DRAFT: This module has unpublished changes.

Lesson 6 Plan

Date: 7/12/11

Lesson Topic: Access to education - changes and continuities since the Civil Rights Movement; tactics of the grassroots youth movement. Unit’s Essential Questions: How has access to education changed since the Civil Right Movement? To what extent do schools remain segregated today? What was the grassroots movement and what were its tactics?


1. Culture.
2. People, places, environments.
3. Individual development and identity.
4. Power, authority, and governance.
5. Civic ideas and practices.

Objectives Your objectives should be measureable, contain an observable verb, and be written in student-friendly language.
Students will know or be able to:

1. Discuss and diagram how access to education changed since the Civil Rights Movement.
2. Interview each other to decide the extent to which schools remain segregated today.
3. Define the grassroots movement and examine its tactics.
Mechanism of assessment for measuring each objective:
1. Students will create diagrams of change in education since the Civil Rights Movement.
2. Students will interview two people and write down their responses.
3. Students will write down a definition of the grassroots movement and list its tactics.
Instructional methods used Look at your “Teaching Methods to Try” list and choose methods that will best help you reach your objectives.
  • Think-pair-share
  • Direct teacher presentation
  • Use of music
  • Students’ personal visual symbols
  • Creating art
  • Diagrams

Methods evaluation: After teaching, reflect on how well each method worked and what you would do to refine or build on each method.

materials and

Folders, paper, pencils, flip chart, markers, handouts of exit tickets and homework

Evidence of differentiation

Based on your assessment of student learning, what are you going to do to accommodate the range of needs in your classroom?

Lesson Agenda


What will you be doing?

What will the students be doing?


10:30-10:35 Notebooks and binders distributed. Objectives are read.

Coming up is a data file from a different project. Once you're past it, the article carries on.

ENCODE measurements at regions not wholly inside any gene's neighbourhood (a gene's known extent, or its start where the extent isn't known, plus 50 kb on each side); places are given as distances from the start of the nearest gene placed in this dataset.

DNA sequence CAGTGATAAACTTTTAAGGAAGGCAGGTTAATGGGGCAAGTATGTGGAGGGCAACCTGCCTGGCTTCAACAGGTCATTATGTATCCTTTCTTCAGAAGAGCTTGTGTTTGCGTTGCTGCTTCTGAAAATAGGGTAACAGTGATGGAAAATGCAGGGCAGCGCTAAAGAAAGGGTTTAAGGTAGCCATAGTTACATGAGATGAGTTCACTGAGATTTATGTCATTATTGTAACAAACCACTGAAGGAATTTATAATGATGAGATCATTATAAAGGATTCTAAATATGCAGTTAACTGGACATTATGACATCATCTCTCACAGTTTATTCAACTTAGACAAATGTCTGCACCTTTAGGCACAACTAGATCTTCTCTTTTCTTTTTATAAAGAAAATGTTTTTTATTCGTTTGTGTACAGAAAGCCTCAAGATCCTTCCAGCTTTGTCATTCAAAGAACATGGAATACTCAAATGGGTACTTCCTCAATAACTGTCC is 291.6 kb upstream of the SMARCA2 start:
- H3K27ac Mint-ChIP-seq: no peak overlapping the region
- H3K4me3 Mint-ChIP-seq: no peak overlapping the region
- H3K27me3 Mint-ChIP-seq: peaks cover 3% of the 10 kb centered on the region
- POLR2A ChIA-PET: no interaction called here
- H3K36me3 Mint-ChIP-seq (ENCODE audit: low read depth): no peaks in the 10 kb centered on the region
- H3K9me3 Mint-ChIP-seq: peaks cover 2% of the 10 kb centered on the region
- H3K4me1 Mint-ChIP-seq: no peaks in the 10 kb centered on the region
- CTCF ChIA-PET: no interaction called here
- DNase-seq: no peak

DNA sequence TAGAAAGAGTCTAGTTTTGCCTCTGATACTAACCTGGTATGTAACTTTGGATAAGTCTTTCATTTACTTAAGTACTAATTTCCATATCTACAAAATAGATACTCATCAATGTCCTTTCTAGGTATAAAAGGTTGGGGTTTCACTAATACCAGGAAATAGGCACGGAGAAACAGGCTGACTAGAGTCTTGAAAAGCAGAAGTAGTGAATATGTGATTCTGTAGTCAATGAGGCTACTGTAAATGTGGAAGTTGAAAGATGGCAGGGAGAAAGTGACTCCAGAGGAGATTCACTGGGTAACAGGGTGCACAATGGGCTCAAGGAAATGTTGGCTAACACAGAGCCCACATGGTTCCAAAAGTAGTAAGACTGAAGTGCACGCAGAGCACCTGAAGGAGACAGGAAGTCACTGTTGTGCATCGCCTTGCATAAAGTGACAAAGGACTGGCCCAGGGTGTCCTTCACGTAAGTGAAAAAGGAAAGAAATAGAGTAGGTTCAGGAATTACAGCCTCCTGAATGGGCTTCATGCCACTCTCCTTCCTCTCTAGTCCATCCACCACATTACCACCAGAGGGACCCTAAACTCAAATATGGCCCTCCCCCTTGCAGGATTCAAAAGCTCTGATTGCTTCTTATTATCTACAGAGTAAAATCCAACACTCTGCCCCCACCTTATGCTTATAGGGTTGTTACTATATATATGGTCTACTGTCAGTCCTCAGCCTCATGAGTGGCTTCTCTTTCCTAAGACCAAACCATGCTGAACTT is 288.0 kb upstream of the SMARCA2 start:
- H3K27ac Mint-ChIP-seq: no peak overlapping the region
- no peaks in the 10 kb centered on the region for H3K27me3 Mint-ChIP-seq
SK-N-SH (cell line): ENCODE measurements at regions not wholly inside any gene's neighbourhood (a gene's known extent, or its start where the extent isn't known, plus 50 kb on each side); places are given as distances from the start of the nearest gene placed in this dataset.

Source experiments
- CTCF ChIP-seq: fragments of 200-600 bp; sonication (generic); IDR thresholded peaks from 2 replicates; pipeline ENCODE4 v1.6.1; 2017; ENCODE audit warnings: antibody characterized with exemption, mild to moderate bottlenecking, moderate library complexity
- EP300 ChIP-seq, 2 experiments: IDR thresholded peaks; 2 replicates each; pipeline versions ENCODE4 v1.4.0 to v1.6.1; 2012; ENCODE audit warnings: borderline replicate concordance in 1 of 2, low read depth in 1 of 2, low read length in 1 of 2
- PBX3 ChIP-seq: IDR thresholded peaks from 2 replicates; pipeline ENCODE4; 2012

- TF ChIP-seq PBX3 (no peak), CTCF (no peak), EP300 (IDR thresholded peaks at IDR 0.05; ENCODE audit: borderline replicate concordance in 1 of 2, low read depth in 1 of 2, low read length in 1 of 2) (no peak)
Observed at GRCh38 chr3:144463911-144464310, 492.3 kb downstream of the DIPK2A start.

10:35-10:40 Attendance - Shrek or Wall-E?
10:40-11:00 School segregation conversation continued.
  • Yesterday’s carousel’s ideas refreshed:  
  • Remind me, what is segregation? Definition on the board.
  • Please take one look at the posters around the room. In one adjective, one noun, and one verb describe your school.
  • Interview two people in the class, asking them two questions:

 “Do you feel your school is segregated?”



You may not interview a person who interviewed you.  Based on the responses you received and your personal experience (the adjective/noun/verb), draw a diagram/picture/table or symbols to show segregation before and after the Civil Rights Movement.

  • Be prepared to share with the class.

11:00-11:20 DTP
  • Grassroots movement defined.
  • Grassroots for the Civil Rights Movement.
  • Various tactics used by the grassroots movement.
  • Examples of the grassroots movement’s contributions: Amiri Baraka.
  • Grassroots music.

11:20-11:35 Create your contribution to fight for equality. It can be a poem, song, dance, picture, or plain text. Prepare to share.
11:35-11:50 Share your creation with the class.
11:50-12:00 Homework.
Venn diagram: Explanation and demonstration: Apples and tomatoes.
Take a stand: Why is education a right? Is segregation over?
I will read a statement and students will choose what position they are taking. Be prepared to tell me why you chose that position

1. Education is power

2. Quality education is a human right

3. It is an individual’s choice of what school they go to

4. Segregation is over

5. It is my responsibility to make sure I receive a quality education


10:30-10:35 Students will get their notebooks and folders as they come into the classroom. A student will volunteer to read daily objectives written on the board.
10:35-10:40 Students will choose between Shrek and Wall-E when I call their name.
  • 10:40-10:45 Students will sit at their desks and answer the prompt.
  • 10:45-10:50 Students will walk around the room and ask interview questions. Students will write down the given answers.
  • 10:50-11:00 Students will organize their thoughts on paper. Students will share with the class.

  • Students will take notes in their notebooks using the Cornell note-taking system.
  • When poetry is read, students will write down one adjective, one noun, and one verb that best express writer’s thoughts and feelings.
  • Students will compare the two sets of adjective/noun/verb they compiled. Prompt questions: Are there similarities? Differences? Were you and Amiri Baraka trying to convey similar messages?

11:20-11:35 Students will work independently.
11:35-11:50 Students will share with the class.
11:50-12:00 Students will receive their exit ticket. Students will help us draw a Venn diagram on the board.
ACCORDION Students will move from one side of the classroom to the other and share their responses voluntarily or upon request.




DRAFT: This module has unpublished changes.